Kids pitched in to defeat disease and advance medical research
Giving blood, getting a flu shot, raising money for a cure—plenty of Americans participate every day to help secure the health and wellness of their fellow citizens. Children have been an important part of these communal efforts and they in return have received small tokens in recognition of their participation (and sometimes to help lure them into participating). Here are a few of these historic tokens and the stories of the American kids whose participation contributed to all of our well-being.
In 1954, 1.8 million American school children participated in a national trial of the new polio vaccine. The National Foundation for Infantile Paralysis (now the March of Dimes) supported both the development of the vaccine and the subsequent trial. More than 300,000 people—mostly volunteers, including physicians, nurses, schoolteachers, public health officials, and community members—carried out the work. School children served as the test population.
Because half of all reported poliomyelitis cases occurred in children under 10, the trial's study population targeted children in the first three grades of elementary school.
The children became known as "Polio Pioneers." After obtaining the consent of their parents, about 650,000 children received either the vaccine or a placebo (a solution made to look like vaccine, but with no active materials). Over a million more children served as "observed" controls. The success of this trial led to widespread use of the polio vaccine and near eradication of the virus in the United States by the early 1960s.
The Smallpox 12
Nearly 150 years earlier, in October 1809, 12 children from the town of Milton, Massachusetts participated in an unusual demonstration of a new medical technique. In July of that year, the town leaders of Milton had offered free vaccination to all inhabitants and over 300 persons were inoculated. Vaccination was a relatively new idea at this time and many individuals (including medical professionals) were unconvinced of its value. The technique involved inoculating patients with cowpox in order to provide protection from the more serious disease smallpox.
Following the vaccination campaign, the town leaders took an unusual step—they decided to hold a public demonstration to prove without a doubt that the cowpox vaccine worked. On October 9, 1809, 12 children, selected from those vaccinated in July, were inoculated with fresh, virulent smallpox matter. The men on the vaccination committee were confident of good results and apparently chose their own children (or other young relatives) to participate. After 15 days of confinement, all the children were discharged with no sign of smallpox infection.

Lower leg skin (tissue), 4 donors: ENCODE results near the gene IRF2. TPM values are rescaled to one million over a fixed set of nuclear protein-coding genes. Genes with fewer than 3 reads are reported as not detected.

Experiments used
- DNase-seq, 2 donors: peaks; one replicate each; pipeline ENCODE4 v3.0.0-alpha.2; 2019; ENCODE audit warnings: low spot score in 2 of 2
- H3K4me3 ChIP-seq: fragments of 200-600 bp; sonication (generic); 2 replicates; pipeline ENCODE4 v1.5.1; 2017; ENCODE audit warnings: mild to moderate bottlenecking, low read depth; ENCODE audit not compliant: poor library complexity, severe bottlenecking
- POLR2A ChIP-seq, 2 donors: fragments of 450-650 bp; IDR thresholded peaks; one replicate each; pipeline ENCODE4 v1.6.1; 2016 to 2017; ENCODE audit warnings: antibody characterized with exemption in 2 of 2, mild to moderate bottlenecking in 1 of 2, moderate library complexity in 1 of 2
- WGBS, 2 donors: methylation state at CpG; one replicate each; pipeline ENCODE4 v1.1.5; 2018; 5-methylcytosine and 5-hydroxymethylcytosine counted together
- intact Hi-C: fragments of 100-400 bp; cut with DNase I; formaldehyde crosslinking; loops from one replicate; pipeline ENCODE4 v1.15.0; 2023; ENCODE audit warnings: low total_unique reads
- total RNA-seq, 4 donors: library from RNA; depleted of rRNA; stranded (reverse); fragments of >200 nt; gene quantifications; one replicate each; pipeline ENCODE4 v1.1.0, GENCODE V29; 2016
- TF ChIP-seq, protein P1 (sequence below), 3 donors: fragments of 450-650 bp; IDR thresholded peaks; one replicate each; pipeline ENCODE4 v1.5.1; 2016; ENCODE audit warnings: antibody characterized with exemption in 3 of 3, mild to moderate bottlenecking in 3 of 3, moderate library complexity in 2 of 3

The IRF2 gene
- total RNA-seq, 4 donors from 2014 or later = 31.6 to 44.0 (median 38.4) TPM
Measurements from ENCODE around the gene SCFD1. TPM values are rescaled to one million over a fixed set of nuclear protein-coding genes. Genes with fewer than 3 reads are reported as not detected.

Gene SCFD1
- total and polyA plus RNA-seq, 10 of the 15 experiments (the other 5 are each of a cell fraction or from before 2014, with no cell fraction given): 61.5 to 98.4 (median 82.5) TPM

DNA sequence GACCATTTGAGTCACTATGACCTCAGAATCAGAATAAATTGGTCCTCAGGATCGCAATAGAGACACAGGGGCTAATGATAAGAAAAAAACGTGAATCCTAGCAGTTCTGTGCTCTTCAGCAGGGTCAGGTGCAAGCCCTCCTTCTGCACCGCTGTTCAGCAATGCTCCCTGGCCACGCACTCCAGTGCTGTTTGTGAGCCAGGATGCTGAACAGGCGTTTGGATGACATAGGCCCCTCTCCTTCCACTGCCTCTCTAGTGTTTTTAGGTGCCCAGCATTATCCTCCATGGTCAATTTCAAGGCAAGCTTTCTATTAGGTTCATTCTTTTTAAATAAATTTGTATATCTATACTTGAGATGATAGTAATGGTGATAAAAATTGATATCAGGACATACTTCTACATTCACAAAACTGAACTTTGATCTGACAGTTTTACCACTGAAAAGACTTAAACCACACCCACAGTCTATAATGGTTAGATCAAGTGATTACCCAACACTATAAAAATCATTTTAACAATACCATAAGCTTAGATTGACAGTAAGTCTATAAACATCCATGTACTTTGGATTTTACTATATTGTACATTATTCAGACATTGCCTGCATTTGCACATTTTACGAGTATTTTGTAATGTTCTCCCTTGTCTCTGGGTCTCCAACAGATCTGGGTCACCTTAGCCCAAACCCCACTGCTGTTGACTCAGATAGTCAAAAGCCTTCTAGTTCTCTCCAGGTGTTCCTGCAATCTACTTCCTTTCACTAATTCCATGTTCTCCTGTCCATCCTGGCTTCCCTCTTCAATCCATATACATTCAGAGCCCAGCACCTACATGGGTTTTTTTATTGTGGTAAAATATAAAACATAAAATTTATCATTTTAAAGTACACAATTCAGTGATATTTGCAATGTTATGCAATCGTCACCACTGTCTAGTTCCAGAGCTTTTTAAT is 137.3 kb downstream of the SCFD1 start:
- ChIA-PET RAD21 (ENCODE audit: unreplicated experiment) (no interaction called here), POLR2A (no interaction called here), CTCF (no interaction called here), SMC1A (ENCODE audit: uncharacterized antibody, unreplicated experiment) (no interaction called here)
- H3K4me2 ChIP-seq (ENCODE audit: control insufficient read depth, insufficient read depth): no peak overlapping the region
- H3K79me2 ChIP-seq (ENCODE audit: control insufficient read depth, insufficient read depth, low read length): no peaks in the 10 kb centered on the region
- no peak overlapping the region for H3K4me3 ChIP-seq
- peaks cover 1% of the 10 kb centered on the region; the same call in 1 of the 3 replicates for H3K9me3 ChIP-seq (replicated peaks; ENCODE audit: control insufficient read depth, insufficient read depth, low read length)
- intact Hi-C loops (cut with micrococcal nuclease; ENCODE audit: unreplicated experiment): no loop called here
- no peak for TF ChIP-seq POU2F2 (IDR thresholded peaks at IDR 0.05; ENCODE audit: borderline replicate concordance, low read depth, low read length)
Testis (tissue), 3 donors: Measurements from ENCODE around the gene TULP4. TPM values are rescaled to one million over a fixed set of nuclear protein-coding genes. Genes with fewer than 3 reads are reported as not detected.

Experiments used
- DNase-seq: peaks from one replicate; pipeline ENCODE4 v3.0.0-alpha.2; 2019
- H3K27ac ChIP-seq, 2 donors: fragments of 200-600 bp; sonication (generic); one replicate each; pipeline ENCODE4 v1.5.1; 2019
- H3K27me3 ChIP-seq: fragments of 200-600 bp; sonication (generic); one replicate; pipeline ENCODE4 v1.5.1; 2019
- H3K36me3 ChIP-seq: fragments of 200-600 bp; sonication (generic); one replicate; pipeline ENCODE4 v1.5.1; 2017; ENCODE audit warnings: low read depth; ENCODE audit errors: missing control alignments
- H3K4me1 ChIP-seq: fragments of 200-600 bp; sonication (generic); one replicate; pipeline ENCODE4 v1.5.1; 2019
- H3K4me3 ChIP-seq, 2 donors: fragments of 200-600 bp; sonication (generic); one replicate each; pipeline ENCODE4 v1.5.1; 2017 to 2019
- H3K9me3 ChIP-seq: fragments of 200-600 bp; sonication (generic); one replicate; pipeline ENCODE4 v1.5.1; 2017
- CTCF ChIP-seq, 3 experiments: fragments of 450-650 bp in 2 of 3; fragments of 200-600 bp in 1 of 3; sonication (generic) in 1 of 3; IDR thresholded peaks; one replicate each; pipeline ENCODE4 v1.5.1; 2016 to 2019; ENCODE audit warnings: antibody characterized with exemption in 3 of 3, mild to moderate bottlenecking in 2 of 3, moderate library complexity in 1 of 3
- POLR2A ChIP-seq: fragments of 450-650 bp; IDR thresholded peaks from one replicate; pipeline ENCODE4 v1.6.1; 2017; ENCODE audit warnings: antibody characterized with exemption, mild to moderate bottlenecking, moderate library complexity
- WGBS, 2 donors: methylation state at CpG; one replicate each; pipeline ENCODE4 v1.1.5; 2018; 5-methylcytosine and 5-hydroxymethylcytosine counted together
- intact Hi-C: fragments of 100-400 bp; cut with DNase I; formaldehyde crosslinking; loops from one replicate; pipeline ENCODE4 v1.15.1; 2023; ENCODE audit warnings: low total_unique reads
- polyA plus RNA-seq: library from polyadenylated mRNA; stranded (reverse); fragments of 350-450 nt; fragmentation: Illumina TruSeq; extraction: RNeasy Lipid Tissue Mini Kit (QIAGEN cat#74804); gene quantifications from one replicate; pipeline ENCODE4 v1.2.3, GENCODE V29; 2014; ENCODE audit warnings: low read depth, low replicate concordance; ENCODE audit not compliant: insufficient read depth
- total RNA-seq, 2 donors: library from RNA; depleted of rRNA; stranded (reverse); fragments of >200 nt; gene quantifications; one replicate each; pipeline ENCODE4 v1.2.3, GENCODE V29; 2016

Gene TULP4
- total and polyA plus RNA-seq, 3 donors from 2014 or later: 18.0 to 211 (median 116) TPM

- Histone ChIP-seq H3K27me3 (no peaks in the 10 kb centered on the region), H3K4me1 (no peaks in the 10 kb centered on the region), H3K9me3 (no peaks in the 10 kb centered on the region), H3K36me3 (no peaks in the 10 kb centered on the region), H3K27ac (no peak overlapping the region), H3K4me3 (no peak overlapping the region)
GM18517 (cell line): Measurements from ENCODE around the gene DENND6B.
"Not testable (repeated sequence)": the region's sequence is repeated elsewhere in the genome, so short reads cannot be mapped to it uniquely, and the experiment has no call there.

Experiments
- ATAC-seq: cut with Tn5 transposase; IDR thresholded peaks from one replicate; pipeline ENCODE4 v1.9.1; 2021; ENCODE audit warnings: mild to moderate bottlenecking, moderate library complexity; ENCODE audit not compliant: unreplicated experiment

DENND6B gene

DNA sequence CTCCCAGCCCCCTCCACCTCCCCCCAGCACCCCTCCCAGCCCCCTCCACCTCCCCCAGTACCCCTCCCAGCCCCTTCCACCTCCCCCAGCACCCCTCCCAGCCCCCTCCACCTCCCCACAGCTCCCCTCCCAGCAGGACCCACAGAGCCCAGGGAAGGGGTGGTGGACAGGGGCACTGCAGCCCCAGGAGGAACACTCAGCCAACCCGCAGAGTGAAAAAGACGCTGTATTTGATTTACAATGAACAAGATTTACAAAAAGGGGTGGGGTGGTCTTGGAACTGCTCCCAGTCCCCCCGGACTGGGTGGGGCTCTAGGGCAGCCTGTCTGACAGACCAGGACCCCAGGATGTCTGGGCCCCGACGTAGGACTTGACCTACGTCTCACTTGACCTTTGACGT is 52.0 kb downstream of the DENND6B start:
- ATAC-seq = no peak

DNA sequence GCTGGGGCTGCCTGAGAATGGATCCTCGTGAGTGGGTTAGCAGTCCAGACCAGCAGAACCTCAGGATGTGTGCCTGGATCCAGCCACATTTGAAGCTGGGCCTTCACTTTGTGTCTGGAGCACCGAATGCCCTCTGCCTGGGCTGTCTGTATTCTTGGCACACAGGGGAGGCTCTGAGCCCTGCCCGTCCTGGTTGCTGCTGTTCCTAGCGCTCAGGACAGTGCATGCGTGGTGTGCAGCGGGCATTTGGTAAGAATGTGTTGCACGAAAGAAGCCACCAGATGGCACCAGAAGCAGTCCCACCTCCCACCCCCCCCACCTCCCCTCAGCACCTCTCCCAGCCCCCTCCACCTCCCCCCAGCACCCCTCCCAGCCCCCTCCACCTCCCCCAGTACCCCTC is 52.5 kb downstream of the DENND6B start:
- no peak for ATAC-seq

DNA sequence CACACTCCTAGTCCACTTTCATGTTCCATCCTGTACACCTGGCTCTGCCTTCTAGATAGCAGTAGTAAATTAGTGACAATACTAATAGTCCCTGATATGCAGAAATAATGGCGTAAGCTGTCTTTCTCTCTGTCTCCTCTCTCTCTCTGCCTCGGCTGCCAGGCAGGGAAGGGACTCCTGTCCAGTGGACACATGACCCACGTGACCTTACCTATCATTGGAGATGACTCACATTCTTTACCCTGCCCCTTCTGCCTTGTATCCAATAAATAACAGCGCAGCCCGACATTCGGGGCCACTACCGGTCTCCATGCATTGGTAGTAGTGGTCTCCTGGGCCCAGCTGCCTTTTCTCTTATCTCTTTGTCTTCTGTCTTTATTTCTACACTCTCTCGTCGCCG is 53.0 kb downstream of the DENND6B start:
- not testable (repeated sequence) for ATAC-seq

Each child participant received a personalized certificate pronouncing them a living testament to the "never failing power of the mild preventative the Cow Pox," "a blessing great as it is singular in its kind." A detailed account of the experiment was sent to the officers of every town in the state, as well as to Governor Christopher Gore, a proponent of vaccination. In 1810 the State of Massachusetts passed the Cow Pox Act directing every town, district, or plantation, within the Commonwealth, to provide for the vaccination of their inhabitants.
The world is now free of smallpox—a remarkable global achievement that owes a small debt to the children in a little town in New England in the early years of our republic.
In the late 1950s, children in St. Louis, Missouri, began spurning the tooth fairy and sending their baby teeth to scientists at Washington University. Researchers were investigating possible links between cancer rates and the fallout produced by the detonation of the first atomic bomb at the White Sands Proving Ground in 1945 as well as the hundreds of nuclear tests conducted by the United States and the USSR in the following years.
By collecting a large number of baby teeth, scientists could assess and compare cancer rates with levels of strontium-90 in an individual's bones. A radioactive isotope produced by nuclear fission, strontium-90 had an "affinity for bone" and scientists in the 1950s and 1960s feared that it could cause cancer. Although teeth are not bone, similarities between the formation of bone and teeth mean that studying one can lead to insights into the other.
Borne by high winds, strontium-90 had contaminated vegetable crops, meat, and the milk supply across the country, and the levels of contamination in St. Louis were particularly high. Tooth collection areas were quickly set up around the city—in libraries, schools, dentists' offices, and drugstores. By 1962 the children of St. Louis were donating nearly 750 teeth a week for a grand total of 70,000 teeth.
Early results, indicating that children born after 1945 had high levels of strontium-90, influenced President John F. Kennedy as a Partial Test Ban Treaty was being negotiated between the United States, the Soviet Union, and Britain. The children who gave their teeth "to science" may be grandparents themselves today, but their baby teeth are still being studied by scientists in the belief that they will shed even greater light on the impact of atomic testing.
Alexandra M. Lord, Ph.D., is chair of the History of Medicine and Science Division. Diane Wendt is associate curator in the History of Medicine and Science Division.